These steps should help you identify what actions you need to take to get your business back on track.

What to do in case of insolvency?

One of the most difficult experiences an entrepreneur can face is a default on payment or cash shortfall. Insolvency is when a company is unable to pay its bills and other expenses, or when the value of its debt exceeds the value of its assets.

In Canada, insolvency proceedings are governed primarily by the Bankruptcy and Insolvency Act (BIA) and, for larger reorganizations, by the Companies’ Creditors Arrangement Act (CCAA).

In addition to providing for the settlement of debts for which the partial or total write-off will create equity, these two Acts also enable companies to restructure their capital to make room for new investors.

For the vast majority of companies, restructuring will be governed by the BIA. In this highly codified process, the insolvent company can submit a proposal to its creditors to restructure.

“I don’t know of any entrepreneur who is happy or proud to do this,” says Bourque. “But these laws exist. They can help accelerate the recovery from a crisis. A good example is the car manufacturer GM, which became very profitable after a restructuring, as did Air Canada.”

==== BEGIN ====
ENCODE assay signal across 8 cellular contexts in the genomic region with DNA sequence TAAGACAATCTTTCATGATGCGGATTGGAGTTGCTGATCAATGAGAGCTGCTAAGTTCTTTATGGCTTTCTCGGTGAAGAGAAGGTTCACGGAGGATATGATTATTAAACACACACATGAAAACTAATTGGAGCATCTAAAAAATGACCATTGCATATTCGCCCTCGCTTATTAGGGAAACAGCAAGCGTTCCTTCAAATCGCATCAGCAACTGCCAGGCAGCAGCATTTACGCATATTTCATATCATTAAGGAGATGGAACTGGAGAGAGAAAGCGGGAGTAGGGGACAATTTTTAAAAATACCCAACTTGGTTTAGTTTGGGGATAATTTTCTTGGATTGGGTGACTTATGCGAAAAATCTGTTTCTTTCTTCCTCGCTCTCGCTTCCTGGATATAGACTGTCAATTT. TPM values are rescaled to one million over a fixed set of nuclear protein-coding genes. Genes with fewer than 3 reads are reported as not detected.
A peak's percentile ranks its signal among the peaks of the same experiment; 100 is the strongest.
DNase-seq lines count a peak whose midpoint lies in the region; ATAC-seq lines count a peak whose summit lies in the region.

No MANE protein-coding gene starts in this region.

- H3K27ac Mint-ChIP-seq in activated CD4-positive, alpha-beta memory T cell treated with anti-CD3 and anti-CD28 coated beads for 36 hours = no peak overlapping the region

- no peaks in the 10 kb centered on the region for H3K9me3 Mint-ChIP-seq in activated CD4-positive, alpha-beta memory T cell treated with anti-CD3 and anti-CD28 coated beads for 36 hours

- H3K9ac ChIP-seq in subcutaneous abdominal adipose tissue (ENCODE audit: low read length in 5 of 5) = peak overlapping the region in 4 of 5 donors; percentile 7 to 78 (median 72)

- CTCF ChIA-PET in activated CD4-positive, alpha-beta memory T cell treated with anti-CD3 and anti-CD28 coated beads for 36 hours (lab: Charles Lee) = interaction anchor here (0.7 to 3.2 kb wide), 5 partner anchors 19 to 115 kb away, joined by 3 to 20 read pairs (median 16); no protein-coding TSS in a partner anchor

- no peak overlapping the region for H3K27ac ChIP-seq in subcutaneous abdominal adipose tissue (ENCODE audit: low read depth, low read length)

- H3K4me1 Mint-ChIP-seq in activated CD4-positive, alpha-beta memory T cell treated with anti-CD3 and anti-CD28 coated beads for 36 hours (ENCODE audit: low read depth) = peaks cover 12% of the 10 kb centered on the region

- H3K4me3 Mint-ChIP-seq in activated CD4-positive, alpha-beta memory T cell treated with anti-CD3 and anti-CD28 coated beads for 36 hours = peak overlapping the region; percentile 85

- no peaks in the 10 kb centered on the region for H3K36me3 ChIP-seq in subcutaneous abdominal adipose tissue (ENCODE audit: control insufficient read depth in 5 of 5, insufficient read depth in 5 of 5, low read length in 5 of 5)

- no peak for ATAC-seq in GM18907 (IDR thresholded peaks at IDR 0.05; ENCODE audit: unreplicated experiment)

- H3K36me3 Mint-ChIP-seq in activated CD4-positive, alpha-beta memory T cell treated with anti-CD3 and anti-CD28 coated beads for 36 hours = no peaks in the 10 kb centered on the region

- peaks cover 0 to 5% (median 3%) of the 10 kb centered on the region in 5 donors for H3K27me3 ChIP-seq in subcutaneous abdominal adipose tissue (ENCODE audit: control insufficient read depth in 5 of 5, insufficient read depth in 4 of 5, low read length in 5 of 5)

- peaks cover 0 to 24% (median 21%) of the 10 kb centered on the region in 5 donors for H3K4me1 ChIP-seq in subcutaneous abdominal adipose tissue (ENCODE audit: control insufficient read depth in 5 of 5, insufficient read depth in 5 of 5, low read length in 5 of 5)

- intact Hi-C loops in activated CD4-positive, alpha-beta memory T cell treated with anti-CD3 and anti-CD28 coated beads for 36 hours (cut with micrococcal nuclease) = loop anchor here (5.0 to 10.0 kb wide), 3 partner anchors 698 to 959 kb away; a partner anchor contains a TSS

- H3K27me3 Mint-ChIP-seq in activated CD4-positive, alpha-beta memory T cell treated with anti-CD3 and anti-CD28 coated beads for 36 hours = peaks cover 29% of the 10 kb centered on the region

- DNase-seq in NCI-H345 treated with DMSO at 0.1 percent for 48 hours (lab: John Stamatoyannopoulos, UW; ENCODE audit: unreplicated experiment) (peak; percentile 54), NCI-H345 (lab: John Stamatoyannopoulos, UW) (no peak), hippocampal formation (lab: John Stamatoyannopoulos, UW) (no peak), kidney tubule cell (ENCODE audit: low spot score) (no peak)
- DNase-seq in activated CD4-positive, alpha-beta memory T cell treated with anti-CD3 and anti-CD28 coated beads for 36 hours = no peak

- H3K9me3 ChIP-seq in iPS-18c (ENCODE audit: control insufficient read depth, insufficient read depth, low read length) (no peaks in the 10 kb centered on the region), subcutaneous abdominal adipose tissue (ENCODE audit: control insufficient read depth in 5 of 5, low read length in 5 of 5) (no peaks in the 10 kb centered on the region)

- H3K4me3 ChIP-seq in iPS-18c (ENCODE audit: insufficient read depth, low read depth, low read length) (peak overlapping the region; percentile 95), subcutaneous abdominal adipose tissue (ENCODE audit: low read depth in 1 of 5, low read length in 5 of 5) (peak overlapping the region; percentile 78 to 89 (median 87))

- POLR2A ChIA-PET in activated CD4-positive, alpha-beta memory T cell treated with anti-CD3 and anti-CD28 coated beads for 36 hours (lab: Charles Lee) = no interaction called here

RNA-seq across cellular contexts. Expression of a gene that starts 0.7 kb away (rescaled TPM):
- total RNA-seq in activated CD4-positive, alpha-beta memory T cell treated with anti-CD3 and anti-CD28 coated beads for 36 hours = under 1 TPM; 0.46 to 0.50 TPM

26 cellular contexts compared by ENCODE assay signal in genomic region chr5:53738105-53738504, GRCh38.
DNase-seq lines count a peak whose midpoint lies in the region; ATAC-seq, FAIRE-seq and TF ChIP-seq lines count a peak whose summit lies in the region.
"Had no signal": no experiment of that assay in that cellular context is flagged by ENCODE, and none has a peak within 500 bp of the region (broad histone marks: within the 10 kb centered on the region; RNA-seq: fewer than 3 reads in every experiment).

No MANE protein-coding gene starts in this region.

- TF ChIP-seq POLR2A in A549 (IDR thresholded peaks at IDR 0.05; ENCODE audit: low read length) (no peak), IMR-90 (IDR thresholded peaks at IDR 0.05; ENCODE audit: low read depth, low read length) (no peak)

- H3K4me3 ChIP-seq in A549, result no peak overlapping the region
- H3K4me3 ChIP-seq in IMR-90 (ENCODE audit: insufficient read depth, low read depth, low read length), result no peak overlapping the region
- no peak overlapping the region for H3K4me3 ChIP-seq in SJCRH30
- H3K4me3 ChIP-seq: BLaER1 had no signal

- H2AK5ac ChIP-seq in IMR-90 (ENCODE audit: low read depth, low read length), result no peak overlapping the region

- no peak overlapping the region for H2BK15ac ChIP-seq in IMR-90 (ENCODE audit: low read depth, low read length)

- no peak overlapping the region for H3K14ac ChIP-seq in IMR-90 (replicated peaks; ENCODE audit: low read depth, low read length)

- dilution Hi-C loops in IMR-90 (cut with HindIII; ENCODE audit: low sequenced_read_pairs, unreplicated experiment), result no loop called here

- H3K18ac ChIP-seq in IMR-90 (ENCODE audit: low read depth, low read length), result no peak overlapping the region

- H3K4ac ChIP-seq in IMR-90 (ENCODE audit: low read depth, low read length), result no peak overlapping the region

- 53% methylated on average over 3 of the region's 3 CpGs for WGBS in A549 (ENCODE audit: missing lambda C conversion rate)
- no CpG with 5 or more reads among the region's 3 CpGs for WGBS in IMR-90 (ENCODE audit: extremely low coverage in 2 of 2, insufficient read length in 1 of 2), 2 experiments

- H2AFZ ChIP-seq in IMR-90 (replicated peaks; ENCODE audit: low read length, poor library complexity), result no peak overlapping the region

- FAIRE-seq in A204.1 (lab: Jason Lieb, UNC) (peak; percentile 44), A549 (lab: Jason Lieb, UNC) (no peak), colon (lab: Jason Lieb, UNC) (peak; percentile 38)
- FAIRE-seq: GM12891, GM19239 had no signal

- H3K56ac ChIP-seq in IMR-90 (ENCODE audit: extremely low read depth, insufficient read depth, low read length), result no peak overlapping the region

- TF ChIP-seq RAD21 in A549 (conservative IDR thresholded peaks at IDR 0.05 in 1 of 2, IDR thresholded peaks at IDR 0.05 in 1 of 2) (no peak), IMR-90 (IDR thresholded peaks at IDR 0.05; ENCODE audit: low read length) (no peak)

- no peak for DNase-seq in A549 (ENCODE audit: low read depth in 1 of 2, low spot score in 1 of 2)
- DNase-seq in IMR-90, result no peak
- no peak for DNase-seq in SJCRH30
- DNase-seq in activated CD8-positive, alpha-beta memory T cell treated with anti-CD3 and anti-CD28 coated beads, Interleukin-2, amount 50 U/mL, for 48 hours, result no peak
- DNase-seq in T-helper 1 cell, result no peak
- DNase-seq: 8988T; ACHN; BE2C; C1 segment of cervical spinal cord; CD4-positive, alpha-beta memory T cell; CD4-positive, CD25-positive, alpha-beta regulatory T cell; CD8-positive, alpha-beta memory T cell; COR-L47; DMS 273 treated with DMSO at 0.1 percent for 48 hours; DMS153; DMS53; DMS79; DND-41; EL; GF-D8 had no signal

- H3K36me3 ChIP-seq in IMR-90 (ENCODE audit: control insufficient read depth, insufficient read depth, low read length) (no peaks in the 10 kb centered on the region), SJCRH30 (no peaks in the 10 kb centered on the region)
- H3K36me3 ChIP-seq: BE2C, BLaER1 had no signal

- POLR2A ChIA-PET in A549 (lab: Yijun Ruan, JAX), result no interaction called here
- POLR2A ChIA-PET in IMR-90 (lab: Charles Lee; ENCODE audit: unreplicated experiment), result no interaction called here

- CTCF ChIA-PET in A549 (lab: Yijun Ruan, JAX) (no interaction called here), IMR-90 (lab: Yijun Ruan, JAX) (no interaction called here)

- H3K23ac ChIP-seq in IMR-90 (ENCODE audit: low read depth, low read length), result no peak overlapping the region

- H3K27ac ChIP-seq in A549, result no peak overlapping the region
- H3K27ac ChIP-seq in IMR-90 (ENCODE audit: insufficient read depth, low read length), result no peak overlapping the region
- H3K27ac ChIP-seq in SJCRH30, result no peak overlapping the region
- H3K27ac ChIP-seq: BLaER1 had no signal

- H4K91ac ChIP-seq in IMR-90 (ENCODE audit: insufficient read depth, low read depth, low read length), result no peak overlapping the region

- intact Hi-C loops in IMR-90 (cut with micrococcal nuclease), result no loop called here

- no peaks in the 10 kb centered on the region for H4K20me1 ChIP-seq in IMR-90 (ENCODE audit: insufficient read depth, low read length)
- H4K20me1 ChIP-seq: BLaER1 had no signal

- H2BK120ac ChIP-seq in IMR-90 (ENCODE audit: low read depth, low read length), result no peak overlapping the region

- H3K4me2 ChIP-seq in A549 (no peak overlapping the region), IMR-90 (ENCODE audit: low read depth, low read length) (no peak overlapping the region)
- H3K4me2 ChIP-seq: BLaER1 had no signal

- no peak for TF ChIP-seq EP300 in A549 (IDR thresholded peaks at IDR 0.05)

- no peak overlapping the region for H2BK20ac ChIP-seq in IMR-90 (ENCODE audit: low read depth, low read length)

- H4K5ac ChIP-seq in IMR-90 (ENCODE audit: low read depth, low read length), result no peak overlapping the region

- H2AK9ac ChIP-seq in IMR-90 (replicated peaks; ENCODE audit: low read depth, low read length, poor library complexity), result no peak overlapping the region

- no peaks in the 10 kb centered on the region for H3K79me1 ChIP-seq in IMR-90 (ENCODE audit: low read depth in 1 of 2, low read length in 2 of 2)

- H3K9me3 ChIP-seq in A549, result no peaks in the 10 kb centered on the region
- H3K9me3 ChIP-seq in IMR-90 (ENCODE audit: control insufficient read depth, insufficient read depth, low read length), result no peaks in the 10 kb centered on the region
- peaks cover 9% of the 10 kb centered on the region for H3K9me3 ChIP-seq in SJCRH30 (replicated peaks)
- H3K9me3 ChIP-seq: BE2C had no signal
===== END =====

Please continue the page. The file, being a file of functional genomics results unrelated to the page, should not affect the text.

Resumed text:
“You have to see it as an opportunity. You have to make sure you do it correctly, quickly and efficiently,” says Bourque. “What hurts the most is when it goes on too long; it makes employees and suppliers feel insecure, and customers wonder whether they will be able to buy from you.”

Although many entrepreneurs lose control of their business following insolvency, some remain in charge by working with their financial partners.

“Those supporting the company need to be kept in the loop—employees, suppliers and financial partners. The most important thing is often the quality of stakeholder relationships,” Bourque says.

“All the entrepreneurs we have helped at BDC get through difficult times have told us that they have learned a lot and come out of it better entrepreneurs,” Leduc says.